Shortly after, attorneys in the city’s law department are notified, sources say.
Word soon spreads that dash cameras from responding police cars might have gotten video of the shooting. Craig Futterman, a University of Chicago law professor who studies police accountability, says he got a tip about the video from a source inside the police department.
Nov. 7. 2014 — McDonald’s mother, Tina Hunter, hires attorneys Jeffrey J. Neslund and Michael D. Robbins to investigate her son’s death. She signs an agreement to give them 40 percent of any settlement or judgment. Lawyers in civil rights and wrongful-death cases involving the police typically get about 33 percent.
Robbins said in an interview he was approached by McDonald’s family, who heard about him and Neslund through “word of mouth.” His initial thought: “I didn’t think there was a case if he had lunged at a police officer.”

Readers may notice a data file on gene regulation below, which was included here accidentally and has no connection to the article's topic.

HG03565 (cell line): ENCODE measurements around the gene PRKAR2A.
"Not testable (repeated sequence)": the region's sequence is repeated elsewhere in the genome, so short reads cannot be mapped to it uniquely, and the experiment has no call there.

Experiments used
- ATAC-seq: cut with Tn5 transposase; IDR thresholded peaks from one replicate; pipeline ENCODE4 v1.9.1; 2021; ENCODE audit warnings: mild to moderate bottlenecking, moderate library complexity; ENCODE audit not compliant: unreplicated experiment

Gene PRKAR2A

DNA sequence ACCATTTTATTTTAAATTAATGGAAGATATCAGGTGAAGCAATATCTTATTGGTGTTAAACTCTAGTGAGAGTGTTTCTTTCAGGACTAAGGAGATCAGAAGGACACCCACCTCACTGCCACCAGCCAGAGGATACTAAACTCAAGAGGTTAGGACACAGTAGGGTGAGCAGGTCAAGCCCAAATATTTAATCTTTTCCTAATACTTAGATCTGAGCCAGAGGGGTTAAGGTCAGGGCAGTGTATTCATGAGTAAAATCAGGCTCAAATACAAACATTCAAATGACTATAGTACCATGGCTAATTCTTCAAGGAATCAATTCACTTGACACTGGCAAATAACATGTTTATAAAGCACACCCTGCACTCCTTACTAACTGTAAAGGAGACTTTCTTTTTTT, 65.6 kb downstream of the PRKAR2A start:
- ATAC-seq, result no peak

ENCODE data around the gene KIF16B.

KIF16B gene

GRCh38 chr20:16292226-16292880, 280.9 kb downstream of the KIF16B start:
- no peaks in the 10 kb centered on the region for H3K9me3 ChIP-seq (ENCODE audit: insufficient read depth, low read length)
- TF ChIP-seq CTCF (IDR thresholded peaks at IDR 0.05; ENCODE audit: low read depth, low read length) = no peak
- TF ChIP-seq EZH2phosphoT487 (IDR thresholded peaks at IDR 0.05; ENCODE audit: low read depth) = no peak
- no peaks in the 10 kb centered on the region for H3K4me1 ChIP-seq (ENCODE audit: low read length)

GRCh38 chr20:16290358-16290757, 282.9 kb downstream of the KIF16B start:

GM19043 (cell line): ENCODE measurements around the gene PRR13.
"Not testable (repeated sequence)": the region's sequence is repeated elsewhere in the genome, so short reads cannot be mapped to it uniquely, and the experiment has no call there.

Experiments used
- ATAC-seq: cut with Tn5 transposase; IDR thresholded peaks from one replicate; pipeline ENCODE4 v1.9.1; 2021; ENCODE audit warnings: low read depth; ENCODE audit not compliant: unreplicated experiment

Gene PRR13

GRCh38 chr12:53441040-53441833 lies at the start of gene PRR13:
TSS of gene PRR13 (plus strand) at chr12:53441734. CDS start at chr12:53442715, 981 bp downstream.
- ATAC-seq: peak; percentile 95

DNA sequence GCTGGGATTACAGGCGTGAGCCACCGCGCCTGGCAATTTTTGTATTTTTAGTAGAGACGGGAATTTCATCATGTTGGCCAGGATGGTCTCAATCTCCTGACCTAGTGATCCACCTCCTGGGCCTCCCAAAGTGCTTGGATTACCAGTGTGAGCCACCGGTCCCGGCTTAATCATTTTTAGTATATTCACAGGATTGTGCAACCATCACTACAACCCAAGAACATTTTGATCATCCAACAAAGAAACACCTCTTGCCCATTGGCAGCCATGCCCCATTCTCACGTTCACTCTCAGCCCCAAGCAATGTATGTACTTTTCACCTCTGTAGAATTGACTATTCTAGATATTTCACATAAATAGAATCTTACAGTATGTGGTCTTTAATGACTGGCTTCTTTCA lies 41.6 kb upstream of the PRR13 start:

He also knew the official explanation that the officer feared for his life typical in police shootings. “The police narrative, without exception, is that the use of force is justified and necessary,” Robbins said. “Which it sometimes is.”
Nov. 20, 2014 — A petition is filed in Cook County Circuit Court to resolve McDonald’s estate — whose only asset will be any settlement with the city. McDonald’s mother, Tina Hunter, and his 15-year-old sister eventually are declared the only heirs to share in the settlement.
Nov. 21, 2014 — Neslund subpoenas the police for videos, reports and other records of the shooting and the city Office of Emergency Management and Communications for audio dispatches and 911 calls. Once the materials start coming in, Neslund and Robbins decide they have a case.
Robbins said that at that point, “We knew there was something wrong with the official explanation.”
Feb. 10, 2015 — Activist and writer Jamie Kalven, obtaining the autopsy reporter through a public records request, writes an article for Slate that includes the finding that the teenager was shot 16 times.